With the last day approaching fast for this traveller, he now had less than half a day for completing his trip to Heidelberg. A three hours drive through the autobahns will take him there for an evening of fireworks display. But sometimes the real fun in travelling is actually the travel itself than travelling in the destined place. This becomes true; at least within the Baden-Württemberg and the greater Bavarian regions of southern Germany till you reach the footsteps of Berchtesgaden in far south-east.

 

Driving past the numerable locations from one place to another, you actually pass through more than just scenic attractions – sometimes the charms are gothic or medieval, sometimes it’s the frequently changing landscapes ranging from the black forest, the Alps, and the many rivers like the Danube, Rhine and to Rhone, and yes some times its their fast and glitzy cars which makes you wonder – ‘how much the Germans spend on their cars on average and what’s their speed limit in the highways.’

 

Three hours went by fast and the university town of Heidelberg stood in the river Neckar in awe. Considered as the relic of the period of Romanticism, Heidelberg has been labeled a “Romantic town” too, attracting millions of visitors every year. Walking along the baroque Altstadt, i saw scores of students with mini backpacks on cycles, thirst for going to college had returned in me. However, this traveller was here for the night’s fireworks exhibition and not studies. Beautiful riverside setting and evocative half-ruined hilltop castle gives the city the typical traditional feel. The narrow cobbled streets with lamps with glassed-window shops on both sides again takes you back at least another hundred years back.  Notably, Heidelberg’s rich literary history, along with its thriving contemporary scene involving authors, translators, publishing houses, bookshops, libraries, festivals and events, saw it named a UNESCO City of Literature couple of years back.

 

By the hour as night approached, crowds began to appear on both sides of the river. The clock struck 11 and Heidelberg sprang to life with sudden boom-booms over the river Neckar. It had begun with the suspense of the ruined castle seen being like in flames from a distance and then it goes……

 

One might simply ask, what’s so spectacular in a fireworks display since so many big scale events today are being held all across the globe so regularly.

 

Held three times a year, the event not only attracts the Heidelbergers but people from the entire region including people from other parts of the world. It has become such a hit in recent times that the New York Times has included the Heidelberg fireworks in its list of recommended events worldwide.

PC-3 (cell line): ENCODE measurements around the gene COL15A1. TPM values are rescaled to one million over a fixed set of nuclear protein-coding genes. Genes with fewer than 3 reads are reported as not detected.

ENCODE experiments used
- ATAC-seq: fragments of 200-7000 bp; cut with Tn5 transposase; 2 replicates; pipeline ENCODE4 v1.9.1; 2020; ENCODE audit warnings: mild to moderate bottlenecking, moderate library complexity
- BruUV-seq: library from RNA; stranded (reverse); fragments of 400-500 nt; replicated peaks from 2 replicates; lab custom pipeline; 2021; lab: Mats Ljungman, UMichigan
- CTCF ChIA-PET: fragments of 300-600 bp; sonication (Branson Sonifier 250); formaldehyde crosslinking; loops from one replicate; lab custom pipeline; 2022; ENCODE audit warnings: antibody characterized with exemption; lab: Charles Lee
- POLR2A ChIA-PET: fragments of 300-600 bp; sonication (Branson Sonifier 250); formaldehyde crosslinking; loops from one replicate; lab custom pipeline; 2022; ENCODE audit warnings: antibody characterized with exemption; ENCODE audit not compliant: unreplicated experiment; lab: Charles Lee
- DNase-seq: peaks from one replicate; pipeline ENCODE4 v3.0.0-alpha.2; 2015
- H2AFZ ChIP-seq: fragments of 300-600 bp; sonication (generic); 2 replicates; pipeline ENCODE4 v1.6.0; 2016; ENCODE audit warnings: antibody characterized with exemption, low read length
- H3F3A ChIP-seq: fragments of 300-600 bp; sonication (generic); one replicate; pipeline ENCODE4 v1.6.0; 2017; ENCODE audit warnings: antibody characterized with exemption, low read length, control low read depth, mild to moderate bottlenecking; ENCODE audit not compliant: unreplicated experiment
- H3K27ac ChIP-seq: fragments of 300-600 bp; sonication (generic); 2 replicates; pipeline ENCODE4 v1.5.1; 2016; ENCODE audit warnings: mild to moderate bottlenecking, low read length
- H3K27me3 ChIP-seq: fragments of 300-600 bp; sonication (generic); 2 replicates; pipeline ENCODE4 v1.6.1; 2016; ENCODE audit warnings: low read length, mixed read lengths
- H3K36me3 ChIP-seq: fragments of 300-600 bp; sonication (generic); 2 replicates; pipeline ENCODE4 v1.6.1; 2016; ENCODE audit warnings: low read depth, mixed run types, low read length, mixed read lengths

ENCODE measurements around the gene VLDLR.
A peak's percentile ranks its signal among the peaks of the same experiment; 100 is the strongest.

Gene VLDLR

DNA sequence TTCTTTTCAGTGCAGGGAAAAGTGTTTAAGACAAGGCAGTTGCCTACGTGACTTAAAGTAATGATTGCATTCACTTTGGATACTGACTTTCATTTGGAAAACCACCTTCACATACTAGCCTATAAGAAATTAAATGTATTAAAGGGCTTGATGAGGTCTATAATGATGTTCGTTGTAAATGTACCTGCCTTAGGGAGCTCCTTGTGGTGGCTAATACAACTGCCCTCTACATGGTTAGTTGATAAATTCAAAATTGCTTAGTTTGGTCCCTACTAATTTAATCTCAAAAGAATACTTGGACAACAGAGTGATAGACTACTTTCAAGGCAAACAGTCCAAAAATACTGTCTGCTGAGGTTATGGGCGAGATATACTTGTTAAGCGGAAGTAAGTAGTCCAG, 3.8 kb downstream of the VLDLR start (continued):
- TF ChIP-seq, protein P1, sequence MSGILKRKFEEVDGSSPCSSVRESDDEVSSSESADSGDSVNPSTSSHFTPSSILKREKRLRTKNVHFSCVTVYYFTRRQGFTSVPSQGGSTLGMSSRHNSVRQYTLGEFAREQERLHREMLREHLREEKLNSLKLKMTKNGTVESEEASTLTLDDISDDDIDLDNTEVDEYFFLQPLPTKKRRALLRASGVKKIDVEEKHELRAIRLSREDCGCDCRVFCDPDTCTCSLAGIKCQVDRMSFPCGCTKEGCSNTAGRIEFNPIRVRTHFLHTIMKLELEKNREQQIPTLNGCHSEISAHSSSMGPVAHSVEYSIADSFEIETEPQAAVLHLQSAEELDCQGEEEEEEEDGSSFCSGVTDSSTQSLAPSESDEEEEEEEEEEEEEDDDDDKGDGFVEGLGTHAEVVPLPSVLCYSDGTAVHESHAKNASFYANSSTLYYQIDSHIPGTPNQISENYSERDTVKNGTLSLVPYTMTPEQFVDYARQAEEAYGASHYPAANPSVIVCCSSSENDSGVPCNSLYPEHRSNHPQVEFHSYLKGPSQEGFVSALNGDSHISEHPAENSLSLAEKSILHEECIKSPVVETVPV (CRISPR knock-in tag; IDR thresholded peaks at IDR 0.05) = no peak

Half of the thrill is experiencing it on the river Neckar while the other half is to relate it with pure history.

 

Few other cities offer such enchanting nocturnal entertainment every June, July and September. The show begins as mentioned – Heidelberg Castle is being slowly burning in red light by the Bengal fire, as if recalling its long and troubled history – it then bursts into flame. History comes to life as the illumination recalls the years 1689 and 1693, when the troops of Louis XIV, the French ‘Sun King,’ put the city to the torch and left the castle as a ruin that is famous throughout the world today.

 

After some minutes, the reddish glowing flames of the castle gradually fades, and the second part of the show begins: a spectacular firework over the River Neckar. This recalls an incident that occurred long before the castle was reduced to a ruin: when the Elector-Palatine, Friedrich V, first brought his newlywed bride, Elizabeth Stuart (daughter of James I of England), back to Heidelberg in 1613, he arranged for her to be greeted with a sumptuous fireworks display. He thus established a tradition that has continued right up to the present day. In 2013 the event celebrated its 400th anniversary.

 

What a simple but innovative technique for establishing a tradition with such important historical links. It may not be an official festival, but at least three times a year, it serves not only the purposes of a festival but unites all people of the region under one umbrella.

 

The best views of the Castle’s fire-like glow can be viewed from the right (north) bank of the River Neckar.  Views of the illumination are also offered by ships of the Weisse Flotte and the Solar-powered ship “Neckarsonne” (local ships), as well as from the Old City and the castle itself.

 

Joys of such unforgettable trips are usually short-lived, so i advice my readers to live every moment of every journey, so not to regret on missed opportunities. Last but never the least, it is often said, a journey is best measured in friends rather than in miles. If you travel in Germany and not make friends then you had perhaps seen a country, but not the people who had built it.

 

However, my life is too short to be sad. In need of a quick nap before boarding the flight, W6 3710, Now you know flight number guess where is this writer heading?

 

The writer is a freelance journalist